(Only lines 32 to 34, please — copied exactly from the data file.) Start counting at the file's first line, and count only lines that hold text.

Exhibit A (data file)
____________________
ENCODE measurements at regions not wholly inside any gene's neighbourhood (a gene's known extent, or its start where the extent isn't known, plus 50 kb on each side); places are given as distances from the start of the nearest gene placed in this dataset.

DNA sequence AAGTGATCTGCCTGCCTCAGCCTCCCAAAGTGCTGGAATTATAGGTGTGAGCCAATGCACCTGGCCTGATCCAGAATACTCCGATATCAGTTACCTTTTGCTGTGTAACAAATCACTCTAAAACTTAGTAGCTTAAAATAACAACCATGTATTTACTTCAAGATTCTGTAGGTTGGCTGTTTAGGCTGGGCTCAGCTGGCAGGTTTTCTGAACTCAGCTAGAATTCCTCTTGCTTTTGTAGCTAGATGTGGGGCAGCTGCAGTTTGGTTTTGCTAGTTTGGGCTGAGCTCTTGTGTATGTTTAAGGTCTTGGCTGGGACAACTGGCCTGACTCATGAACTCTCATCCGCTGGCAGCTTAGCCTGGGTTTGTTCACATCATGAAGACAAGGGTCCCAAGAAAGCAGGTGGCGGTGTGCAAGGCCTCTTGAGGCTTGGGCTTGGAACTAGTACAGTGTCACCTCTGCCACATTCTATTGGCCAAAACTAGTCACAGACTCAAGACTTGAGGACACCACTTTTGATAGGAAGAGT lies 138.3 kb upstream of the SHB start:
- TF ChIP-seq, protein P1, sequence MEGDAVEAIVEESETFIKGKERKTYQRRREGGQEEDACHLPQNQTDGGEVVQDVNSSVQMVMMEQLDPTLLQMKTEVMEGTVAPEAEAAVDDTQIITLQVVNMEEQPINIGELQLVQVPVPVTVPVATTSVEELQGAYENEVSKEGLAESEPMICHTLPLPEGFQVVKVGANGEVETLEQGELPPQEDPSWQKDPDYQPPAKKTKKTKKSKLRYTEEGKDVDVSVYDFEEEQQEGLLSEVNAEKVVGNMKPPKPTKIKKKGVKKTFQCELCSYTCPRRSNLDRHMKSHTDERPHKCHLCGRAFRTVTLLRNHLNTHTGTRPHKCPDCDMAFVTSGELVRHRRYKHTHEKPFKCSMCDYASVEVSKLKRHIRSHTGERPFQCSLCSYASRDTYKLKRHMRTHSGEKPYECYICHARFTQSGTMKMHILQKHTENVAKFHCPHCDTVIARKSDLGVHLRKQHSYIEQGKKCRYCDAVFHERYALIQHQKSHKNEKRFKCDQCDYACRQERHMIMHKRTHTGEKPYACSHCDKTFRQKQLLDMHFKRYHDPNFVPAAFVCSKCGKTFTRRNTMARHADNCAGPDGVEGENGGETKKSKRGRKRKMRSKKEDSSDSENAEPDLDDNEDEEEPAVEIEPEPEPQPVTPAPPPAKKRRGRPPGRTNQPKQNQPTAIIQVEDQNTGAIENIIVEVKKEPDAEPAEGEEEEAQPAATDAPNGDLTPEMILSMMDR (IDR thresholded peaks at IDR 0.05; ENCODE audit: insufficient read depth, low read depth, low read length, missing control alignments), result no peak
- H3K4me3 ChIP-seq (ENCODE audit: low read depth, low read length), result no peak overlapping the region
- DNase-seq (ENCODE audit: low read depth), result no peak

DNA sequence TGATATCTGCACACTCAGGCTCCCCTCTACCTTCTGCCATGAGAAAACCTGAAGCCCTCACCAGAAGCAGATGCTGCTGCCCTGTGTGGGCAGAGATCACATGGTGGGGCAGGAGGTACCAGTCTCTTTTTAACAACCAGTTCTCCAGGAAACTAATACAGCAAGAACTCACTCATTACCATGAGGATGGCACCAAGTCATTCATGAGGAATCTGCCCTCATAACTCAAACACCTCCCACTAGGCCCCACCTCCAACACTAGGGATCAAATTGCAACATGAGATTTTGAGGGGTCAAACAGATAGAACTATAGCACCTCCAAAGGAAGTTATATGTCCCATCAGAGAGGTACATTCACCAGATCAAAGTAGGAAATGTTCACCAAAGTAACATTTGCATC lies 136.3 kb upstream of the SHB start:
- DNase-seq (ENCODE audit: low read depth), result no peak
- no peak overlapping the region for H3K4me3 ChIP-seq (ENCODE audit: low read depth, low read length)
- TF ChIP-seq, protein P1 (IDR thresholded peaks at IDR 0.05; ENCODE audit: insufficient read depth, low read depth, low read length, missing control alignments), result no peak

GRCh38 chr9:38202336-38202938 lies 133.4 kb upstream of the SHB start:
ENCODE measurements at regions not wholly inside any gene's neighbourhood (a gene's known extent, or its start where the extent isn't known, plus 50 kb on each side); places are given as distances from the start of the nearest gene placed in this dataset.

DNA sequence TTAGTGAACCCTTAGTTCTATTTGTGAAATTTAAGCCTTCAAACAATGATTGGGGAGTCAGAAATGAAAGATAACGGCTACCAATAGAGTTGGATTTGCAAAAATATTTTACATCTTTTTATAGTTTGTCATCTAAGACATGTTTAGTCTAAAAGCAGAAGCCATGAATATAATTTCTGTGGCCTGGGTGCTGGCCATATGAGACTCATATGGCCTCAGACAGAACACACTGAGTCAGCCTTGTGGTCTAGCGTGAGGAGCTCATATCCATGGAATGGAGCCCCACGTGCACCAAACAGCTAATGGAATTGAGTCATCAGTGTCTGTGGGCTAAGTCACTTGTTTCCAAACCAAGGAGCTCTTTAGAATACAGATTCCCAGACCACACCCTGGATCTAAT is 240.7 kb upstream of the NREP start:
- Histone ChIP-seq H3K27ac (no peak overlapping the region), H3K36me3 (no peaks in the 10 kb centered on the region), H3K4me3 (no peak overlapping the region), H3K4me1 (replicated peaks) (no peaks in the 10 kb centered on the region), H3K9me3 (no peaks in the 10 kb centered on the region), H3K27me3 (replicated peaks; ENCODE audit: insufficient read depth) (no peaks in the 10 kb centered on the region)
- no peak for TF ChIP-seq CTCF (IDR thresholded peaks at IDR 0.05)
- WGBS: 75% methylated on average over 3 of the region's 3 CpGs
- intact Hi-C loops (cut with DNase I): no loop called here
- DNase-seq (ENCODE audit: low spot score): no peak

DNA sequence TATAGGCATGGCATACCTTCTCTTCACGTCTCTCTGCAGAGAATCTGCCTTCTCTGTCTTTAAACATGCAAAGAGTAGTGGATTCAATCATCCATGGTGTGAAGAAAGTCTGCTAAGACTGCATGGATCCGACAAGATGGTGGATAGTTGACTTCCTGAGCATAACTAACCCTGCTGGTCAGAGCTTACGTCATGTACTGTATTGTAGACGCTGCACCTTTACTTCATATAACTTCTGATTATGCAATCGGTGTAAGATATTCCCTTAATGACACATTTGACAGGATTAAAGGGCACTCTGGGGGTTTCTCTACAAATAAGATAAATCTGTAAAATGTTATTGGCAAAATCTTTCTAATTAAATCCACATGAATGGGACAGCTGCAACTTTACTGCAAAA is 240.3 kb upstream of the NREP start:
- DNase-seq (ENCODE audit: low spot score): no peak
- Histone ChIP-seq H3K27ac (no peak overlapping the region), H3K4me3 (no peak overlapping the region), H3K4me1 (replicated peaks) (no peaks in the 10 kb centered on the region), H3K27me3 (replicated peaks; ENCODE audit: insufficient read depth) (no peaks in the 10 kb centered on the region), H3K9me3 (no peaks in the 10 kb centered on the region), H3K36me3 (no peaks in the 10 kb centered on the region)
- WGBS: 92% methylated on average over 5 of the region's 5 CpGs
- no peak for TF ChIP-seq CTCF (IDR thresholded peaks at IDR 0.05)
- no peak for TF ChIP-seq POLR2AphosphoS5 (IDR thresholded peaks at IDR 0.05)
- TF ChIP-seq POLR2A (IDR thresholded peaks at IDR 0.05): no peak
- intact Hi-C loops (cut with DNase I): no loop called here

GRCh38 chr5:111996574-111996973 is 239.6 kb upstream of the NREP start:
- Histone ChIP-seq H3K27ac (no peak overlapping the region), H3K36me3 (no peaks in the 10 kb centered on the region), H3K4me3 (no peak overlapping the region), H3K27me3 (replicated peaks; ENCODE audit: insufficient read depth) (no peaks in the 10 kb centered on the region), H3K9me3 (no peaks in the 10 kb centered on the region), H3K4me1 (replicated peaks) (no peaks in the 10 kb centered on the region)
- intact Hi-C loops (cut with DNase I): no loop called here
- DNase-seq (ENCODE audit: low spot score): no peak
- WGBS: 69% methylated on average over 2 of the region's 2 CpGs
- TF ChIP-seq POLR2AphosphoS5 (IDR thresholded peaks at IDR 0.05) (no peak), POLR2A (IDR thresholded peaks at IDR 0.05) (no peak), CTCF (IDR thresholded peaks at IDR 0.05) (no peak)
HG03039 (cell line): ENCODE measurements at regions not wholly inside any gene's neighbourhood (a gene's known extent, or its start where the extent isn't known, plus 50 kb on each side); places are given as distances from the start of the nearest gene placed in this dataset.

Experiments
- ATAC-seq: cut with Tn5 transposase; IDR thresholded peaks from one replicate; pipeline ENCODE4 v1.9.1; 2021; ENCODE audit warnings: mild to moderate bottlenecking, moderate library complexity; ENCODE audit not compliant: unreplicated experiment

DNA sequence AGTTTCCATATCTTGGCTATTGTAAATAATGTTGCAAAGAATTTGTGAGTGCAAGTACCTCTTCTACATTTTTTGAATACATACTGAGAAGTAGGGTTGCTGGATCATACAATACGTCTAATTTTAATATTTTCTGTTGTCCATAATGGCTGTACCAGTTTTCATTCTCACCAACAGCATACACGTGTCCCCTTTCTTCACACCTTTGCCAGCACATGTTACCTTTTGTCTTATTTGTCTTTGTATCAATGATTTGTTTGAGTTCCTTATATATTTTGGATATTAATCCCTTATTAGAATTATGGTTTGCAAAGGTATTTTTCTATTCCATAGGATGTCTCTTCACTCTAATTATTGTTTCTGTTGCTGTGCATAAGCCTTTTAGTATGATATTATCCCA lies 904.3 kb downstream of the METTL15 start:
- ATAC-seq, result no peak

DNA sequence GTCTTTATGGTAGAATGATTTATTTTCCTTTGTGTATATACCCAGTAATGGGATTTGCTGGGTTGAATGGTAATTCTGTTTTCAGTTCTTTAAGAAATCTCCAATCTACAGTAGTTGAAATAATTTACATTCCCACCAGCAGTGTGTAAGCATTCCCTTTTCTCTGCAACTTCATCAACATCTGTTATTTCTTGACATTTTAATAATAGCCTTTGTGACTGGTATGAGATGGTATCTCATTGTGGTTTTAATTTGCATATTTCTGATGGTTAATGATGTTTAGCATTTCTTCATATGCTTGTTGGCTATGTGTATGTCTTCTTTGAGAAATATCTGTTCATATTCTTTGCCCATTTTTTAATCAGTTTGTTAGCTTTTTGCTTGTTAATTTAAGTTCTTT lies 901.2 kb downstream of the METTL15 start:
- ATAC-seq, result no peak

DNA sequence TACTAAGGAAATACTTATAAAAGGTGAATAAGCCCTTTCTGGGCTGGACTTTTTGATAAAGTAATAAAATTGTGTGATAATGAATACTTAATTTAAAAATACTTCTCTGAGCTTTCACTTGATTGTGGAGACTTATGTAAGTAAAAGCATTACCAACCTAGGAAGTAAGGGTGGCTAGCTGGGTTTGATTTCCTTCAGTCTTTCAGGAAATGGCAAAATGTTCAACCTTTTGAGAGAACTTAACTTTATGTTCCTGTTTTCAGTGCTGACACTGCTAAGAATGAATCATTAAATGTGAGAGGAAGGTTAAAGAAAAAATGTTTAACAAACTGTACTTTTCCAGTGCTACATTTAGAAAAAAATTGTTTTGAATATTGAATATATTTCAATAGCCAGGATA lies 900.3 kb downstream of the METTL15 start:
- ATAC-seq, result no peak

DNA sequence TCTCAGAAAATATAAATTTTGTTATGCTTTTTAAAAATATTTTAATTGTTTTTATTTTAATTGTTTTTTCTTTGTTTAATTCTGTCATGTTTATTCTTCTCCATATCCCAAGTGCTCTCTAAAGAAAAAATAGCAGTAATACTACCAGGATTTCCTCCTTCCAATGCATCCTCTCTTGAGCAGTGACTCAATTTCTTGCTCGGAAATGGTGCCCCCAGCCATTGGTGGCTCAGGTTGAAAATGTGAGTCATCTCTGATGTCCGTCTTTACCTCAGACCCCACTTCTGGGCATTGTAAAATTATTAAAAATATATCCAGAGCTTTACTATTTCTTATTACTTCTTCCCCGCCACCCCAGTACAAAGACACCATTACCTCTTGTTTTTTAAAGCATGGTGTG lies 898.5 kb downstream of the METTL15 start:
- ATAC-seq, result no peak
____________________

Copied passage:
HG03039 (cell line): ENCODE measurements at regions not wholly inside any gene's neighbourhood (a gene's known extent, or its start where the extent isn't known, plus 50 kb on each side); places are given as distances from the start of the nearest gene placed in this dataset.

Experiments
- ATAC-seq: cut with Tn5 transposase; IDR thresholded peaks from one replicate; pipeline ENCODE4 v1.9.1; 2021; ENCODE audit warnings: mild to moderate bottlenecking, moderate library complexity; ENCODE audit not compliant: unreplicated experiment